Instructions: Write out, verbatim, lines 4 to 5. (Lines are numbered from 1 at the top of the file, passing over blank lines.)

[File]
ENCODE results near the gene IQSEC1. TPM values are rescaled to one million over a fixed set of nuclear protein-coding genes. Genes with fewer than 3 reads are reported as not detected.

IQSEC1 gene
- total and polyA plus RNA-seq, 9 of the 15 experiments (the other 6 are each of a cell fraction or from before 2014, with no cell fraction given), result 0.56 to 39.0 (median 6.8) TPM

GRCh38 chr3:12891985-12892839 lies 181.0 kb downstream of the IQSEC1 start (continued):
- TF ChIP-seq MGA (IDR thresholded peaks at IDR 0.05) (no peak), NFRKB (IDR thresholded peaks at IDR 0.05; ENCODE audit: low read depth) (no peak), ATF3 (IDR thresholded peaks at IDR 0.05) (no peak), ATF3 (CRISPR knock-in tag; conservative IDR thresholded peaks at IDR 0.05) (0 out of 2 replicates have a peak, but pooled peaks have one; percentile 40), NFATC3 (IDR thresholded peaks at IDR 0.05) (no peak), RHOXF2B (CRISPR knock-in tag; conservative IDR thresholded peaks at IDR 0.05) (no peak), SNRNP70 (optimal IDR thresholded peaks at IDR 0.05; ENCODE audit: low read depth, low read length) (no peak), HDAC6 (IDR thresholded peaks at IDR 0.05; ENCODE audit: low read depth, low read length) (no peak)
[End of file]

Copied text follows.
GRCh38 chr3:12891985-12892839 lies 181.0 kb downstream of the IQSEC1 start (continued):
- TF ChIP-seq MGA (IDR thresholded peaks at IDR 0.05) (no peak), NFRKB (IDR thresholded peaks at IDR 0.05; ENCODE audit: low read depth) (no peak), ATF3 (IDR thresholded peaks at IDR 0.05) (no peak), ATF3 (CRISPR knock-in tag; conservative IDR thresholded peaks at IDR 0.05) (0 out of 2 replicates have a peak, but pooled peaks have one; percentile 40), NFATC3 (IDR thresholded peaks at IDR 0.05) (no peak), RHOXF2B (CRISPR knock-in tag; conservative IDR thresholded peaks at IDR 0.05) (no peak), SNRNP70 (optimal IDR thresholded peaks at IDR 0.05; ENCODE audit: low read depth, low read length) (no peak), HDAC6 (IDR thresholded peaks at IDR 0.05; ENCODE audit: low read depth, low read length) (no peak)